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Summary:

Looking to move into the market for digital distribution, copy protection and rights management heavyweight Macrovision has acquired media software developer Mediabolic for $43 million in cash. Mediabolic’s products drive the content navigation screens on PVRs, set-top boxes and other media hardware. The transaction is a […]

Looking to move into the market for digital distribution, copy protection and rights management heavyweight Macrovision has acquired media software developer Mediabolic for $43 million in cash. Mediabolic’s products drive the content navigation screens on PVRs, set-top boxes and other media hardware.

The transaction is a quiet ending for an independent Mediabolic, which had predicted profitability some time ago (and then hinted at it later). Even after winning a wallfull of awards for being a “hot” company, Mediabolic was cool on a lot of other specifics, such as how much venture funding it took to keep the doors open from 1999 through the bust. If the company is still profitable and had an “oversubscribed” venture round in 2004, is $43 million enough to make the investors happy?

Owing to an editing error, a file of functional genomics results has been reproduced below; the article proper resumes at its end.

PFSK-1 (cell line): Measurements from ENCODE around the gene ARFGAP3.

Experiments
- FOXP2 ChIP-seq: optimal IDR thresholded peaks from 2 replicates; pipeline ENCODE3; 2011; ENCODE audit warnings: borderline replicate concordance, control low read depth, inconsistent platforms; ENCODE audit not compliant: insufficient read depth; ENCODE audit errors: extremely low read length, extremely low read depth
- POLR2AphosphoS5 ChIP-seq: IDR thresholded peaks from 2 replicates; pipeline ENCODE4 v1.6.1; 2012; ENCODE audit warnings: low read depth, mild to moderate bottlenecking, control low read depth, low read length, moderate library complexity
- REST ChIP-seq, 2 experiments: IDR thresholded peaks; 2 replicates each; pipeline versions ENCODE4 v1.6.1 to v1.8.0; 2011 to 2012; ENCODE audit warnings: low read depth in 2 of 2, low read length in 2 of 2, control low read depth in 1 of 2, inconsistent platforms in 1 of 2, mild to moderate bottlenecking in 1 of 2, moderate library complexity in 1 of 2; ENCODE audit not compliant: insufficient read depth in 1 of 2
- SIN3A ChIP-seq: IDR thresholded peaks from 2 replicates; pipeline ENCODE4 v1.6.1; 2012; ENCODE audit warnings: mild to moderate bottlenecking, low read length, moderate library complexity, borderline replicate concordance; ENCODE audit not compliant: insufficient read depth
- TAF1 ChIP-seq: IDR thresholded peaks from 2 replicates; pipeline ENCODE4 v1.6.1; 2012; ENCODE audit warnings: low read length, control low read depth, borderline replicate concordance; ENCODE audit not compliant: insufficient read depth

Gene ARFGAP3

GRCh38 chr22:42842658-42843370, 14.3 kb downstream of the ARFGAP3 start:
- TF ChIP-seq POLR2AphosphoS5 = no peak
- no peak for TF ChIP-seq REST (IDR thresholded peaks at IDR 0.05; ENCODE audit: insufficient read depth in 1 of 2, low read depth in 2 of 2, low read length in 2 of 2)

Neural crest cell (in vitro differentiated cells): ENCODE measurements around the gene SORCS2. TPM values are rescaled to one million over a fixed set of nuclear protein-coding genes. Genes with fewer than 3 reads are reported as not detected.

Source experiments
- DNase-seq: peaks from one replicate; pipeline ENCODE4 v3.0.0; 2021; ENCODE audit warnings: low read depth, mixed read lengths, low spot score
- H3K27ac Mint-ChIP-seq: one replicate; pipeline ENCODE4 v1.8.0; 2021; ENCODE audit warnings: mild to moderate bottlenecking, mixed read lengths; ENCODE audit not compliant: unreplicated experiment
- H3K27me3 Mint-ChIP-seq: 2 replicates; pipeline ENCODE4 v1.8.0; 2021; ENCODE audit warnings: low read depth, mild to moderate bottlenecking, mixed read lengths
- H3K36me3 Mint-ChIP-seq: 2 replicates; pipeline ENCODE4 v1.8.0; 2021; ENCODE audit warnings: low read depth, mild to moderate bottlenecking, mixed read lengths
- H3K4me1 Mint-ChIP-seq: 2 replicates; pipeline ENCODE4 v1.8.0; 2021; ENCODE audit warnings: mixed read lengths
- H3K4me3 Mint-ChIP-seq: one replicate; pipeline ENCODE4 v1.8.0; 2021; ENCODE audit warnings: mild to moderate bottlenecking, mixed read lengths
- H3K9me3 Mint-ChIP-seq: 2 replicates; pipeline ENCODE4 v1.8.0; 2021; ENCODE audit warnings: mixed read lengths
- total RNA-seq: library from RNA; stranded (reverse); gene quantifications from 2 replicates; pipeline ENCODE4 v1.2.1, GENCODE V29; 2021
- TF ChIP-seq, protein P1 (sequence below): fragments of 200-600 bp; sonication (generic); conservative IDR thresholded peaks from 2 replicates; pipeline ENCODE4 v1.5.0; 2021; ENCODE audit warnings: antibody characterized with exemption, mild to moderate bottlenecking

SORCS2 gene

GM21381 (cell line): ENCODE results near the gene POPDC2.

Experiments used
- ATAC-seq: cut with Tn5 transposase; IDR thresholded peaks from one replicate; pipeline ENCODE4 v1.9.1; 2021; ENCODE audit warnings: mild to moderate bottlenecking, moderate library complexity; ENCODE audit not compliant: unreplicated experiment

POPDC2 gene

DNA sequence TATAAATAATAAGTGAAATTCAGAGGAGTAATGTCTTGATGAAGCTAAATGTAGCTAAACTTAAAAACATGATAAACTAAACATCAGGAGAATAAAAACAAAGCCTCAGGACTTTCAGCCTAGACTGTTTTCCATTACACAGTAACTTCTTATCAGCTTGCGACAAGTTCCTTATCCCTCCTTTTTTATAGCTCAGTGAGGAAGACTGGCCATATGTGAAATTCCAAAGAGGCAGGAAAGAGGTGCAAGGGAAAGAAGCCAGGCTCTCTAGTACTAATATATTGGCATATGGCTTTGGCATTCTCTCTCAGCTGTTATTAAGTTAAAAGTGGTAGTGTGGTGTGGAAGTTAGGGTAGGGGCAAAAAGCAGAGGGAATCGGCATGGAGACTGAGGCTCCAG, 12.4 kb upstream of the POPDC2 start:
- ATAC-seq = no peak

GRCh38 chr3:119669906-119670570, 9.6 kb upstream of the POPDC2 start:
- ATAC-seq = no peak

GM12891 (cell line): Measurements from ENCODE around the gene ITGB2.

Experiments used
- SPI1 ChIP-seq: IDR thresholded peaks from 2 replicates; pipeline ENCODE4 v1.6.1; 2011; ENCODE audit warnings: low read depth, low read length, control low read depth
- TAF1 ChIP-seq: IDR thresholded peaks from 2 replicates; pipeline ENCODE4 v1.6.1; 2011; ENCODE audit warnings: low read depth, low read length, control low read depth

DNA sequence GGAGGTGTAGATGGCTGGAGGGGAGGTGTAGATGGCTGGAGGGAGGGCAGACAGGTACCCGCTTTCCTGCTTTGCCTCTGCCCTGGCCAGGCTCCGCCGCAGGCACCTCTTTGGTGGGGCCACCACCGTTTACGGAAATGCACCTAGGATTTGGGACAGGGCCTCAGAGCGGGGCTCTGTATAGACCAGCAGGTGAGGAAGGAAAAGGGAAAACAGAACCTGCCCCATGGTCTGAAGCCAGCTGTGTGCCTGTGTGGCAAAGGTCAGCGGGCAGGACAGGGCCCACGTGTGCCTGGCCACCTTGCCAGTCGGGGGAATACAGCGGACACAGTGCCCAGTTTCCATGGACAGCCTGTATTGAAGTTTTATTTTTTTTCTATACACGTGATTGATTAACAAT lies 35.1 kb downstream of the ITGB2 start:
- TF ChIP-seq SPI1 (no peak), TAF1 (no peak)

Financial analysts, at least, are excited about Macrovision’s business chances based on their “buy” recommendations.

Macrovision has already made moves to distribute software and game content. Both Macrovision and Mediabolic are part of Intel’s efforts to use its funding arm to move into consumer electronics such as Viiv. Mediabolic counted Intel as a major investor.

Another Intel connection: Digital5, a company that was backed by Intel and was acquired by Mediabolic for an undisclosed amount of money in April 2006. At one time it was valued at over $60 million, but the dot-bust pushed the valuation lower and lower. At a $43 million exit for Mediabolic, it is pretty clear – the Digital5 backers couldn’t have made much money.

  1. Interesting…

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